Almost all gaps, visible in your smile or further back in your mouth can be filled. Patients generally understand the need to fill any spaces in their smile, but there are also often, very good functional and health reasons for considering the spaces in your chewing teeth further back too. You may have gaps, spaces and missing teeth which bother you and others which do not. We have no intention of ‘selling’ you a need to treat all of these. However, we will always discuss with you the overall function of your teeth as a whole and when restoring areas of your mouth it is imperative that how the teeth work as a whole is taken into consideration.
Information about replacing your missing teeth
There are always options available to you for replacing your missing tooth / teeth.
Dentures provide a cost effective way to replace missing teeth, from a single tooth to a full set. Dentures can be all plastic or plastic with a metal subframe (shown in the image). They can be removed (for cleaning) and reinserted. This is relatively cheap, but has the disadvantage to many people that it is not permanently fixed in the mouth. Aesthetically, such a denture can be very successful if carefully made, but it will likely have movements when eating or speaking and can affect speech and taste.
A second option is to provide a bridge using the teeth on either side of the gap as supports. In some cases this requires the cutting of otherwise intact teeth and almost always requires removal of sound & healthy tooth tissue. This inevitably reduces the long term prognosis of these support teeth and in some cases may jeopardise the pulp, or nerve, of the tooth, something that should be avoided if possible. However, if adjacent teeth are already crowned or heavily filled, this may be an excellent option with no worse a prognosis than your current situation.
A bridge is reliant upon the underlying teeth supporting it for its long-term success. It is therefore important that your dentist has a very clear picture of the bone and gums supporting those teeth which will support the bridge.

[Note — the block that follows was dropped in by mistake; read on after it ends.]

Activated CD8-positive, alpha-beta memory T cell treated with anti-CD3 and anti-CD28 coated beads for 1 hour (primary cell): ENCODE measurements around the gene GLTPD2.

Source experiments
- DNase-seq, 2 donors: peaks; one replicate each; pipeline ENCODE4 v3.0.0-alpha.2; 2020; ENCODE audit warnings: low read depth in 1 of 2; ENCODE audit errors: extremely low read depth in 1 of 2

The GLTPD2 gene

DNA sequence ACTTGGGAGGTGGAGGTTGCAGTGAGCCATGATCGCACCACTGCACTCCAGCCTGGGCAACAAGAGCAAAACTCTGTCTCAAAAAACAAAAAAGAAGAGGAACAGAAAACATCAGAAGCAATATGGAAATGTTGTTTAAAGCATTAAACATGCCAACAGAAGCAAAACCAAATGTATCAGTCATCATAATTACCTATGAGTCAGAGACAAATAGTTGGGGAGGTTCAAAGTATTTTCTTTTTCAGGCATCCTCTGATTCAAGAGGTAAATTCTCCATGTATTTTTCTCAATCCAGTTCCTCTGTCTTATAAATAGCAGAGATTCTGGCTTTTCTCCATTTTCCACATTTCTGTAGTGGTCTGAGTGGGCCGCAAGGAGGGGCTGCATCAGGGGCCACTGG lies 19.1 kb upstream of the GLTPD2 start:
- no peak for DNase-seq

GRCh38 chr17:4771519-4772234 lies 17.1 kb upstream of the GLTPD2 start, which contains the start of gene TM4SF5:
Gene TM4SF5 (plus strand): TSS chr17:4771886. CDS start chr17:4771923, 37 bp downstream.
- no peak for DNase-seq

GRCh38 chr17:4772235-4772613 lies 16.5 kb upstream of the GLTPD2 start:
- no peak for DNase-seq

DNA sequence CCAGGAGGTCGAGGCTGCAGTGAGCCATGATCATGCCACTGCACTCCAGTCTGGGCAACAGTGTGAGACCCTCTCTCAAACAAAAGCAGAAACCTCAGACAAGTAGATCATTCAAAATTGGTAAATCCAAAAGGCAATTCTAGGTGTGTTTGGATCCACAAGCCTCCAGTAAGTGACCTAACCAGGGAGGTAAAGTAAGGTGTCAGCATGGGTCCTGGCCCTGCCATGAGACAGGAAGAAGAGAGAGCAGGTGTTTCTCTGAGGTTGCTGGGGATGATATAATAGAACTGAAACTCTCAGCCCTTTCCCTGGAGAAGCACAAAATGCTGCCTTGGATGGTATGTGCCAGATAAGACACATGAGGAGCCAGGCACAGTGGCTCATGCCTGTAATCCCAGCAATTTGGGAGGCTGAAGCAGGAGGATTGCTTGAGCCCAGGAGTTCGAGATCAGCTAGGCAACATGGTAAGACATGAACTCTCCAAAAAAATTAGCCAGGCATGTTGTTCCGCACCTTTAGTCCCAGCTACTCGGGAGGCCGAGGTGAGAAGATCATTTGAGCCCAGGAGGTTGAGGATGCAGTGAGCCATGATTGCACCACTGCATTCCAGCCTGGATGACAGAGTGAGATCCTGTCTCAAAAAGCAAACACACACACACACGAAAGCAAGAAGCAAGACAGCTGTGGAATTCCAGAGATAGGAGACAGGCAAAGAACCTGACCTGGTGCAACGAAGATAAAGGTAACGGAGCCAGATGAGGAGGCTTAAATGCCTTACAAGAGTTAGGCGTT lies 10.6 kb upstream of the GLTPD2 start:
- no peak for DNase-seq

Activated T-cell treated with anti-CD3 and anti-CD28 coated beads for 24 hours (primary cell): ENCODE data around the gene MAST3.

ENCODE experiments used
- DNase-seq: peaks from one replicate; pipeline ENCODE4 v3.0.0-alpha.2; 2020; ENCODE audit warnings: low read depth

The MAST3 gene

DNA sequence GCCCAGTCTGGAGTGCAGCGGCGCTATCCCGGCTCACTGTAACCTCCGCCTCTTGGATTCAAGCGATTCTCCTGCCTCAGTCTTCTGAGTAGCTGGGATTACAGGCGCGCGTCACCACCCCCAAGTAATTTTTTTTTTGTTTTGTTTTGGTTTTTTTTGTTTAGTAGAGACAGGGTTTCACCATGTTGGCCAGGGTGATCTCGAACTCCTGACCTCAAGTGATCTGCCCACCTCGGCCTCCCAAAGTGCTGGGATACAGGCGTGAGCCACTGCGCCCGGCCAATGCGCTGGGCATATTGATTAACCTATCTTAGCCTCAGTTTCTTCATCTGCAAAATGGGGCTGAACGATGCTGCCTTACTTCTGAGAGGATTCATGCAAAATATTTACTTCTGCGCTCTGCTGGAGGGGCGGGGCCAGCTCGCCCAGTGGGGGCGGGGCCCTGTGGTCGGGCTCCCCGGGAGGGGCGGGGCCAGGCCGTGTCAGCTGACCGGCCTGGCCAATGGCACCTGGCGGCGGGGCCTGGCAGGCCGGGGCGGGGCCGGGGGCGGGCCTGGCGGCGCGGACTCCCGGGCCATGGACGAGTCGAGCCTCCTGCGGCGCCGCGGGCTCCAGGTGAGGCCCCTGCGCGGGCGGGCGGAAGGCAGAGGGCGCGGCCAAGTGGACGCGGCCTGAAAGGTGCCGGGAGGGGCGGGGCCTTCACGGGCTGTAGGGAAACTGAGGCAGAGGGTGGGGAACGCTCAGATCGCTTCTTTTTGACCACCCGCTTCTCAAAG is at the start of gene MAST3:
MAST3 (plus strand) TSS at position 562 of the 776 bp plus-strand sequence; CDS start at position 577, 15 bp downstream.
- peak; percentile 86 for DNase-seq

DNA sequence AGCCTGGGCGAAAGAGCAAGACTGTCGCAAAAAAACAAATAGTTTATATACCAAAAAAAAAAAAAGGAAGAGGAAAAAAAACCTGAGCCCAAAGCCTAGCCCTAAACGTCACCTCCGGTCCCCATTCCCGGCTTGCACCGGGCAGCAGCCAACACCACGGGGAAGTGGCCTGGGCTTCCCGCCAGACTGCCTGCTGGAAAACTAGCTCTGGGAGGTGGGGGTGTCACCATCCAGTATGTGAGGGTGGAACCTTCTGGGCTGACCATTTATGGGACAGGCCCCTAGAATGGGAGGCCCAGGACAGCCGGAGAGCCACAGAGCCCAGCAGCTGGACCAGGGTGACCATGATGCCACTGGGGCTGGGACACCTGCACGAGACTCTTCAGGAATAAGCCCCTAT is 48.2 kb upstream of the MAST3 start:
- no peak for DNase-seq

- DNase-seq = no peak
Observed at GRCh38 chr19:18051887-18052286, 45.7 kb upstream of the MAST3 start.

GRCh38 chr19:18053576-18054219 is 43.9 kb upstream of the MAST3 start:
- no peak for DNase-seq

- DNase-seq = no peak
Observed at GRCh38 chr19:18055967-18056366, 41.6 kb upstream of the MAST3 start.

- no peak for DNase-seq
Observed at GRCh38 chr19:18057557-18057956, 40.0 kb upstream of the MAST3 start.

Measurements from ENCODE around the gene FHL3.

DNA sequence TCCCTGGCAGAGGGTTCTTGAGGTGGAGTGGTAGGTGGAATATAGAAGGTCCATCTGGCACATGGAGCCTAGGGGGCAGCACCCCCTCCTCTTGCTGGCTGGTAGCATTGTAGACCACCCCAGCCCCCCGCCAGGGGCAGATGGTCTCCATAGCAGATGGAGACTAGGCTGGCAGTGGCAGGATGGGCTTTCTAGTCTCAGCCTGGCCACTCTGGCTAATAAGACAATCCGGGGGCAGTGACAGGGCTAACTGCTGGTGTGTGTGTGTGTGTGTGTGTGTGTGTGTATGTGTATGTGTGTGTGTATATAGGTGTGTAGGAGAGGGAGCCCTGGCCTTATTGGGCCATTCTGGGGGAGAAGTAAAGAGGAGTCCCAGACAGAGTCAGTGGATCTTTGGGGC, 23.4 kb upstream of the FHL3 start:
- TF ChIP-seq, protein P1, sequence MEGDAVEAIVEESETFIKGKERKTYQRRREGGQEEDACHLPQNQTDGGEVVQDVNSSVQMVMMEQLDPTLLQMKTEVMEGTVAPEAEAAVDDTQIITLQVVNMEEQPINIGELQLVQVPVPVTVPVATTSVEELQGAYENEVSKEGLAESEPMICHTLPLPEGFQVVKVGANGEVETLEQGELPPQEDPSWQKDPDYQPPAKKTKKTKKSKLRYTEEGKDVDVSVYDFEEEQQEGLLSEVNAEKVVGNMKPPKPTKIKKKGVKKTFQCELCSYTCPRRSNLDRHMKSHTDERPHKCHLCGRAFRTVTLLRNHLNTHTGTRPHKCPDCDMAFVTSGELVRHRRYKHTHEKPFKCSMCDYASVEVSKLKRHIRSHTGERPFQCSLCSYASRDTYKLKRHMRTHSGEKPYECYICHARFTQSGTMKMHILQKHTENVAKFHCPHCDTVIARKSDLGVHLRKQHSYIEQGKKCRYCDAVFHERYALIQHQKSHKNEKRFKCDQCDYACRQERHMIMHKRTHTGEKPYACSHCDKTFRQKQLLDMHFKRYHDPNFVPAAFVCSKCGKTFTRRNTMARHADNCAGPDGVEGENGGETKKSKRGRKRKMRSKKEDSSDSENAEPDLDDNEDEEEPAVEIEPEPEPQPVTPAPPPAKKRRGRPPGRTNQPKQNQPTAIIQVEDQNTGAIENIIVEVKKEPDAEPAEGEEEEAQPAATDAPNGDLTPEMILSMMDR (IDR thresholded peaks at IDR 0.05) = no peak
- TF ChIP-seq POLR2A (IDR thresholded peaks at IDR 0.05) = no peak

Implant Retained Crown or Bridge
The third and often most suitable option is to place a dental implant. This is because it can be a ‘stand-alone’ option not affecting the adjacent teeth in any way.
In different circumstances and for different patients each of the above solutions can be the best and sometimes the only solution. It is therefore imperative that you have a full assessment and discussion with your dentist about what is best for you.
The Implant Option
As a relatively new treatment modality (it has been around for about 30 years) there is a lot written about implants online and in the press.
What is a Dental Implant?
A dental implant is a prosthetic replacement for a missing tooth. It is a small, highly engineered device made of medical grade titanium sometimes alloyed with a mineral called zirconium. These materials are biocompatible (i.e. cause no irritation or reaction from the body) and offer strength and durability as well as a unique property that allows it to fuse directly with bone – a process known as osseointegration.
A natural tooth is made up of the crown (enamel and dentine), the visible part above the gums and the root which extends into the jawbone and is connected to it by the periodontal ligament. The root is the part of the tooth effectively replaced by an implant.
There are commonly three parts to what is described as a ‘dental implant’:
- The implant device itself, which is inserted directly into the bone and fuses to it (osseointegration).
- The abutment, the piece that connects the implant device to the third part,
- The overlying individual crown, multi-unit bridge or denture.
Once in situ these implant-retainers can be used to create individual teeth, bridges or to support dentures.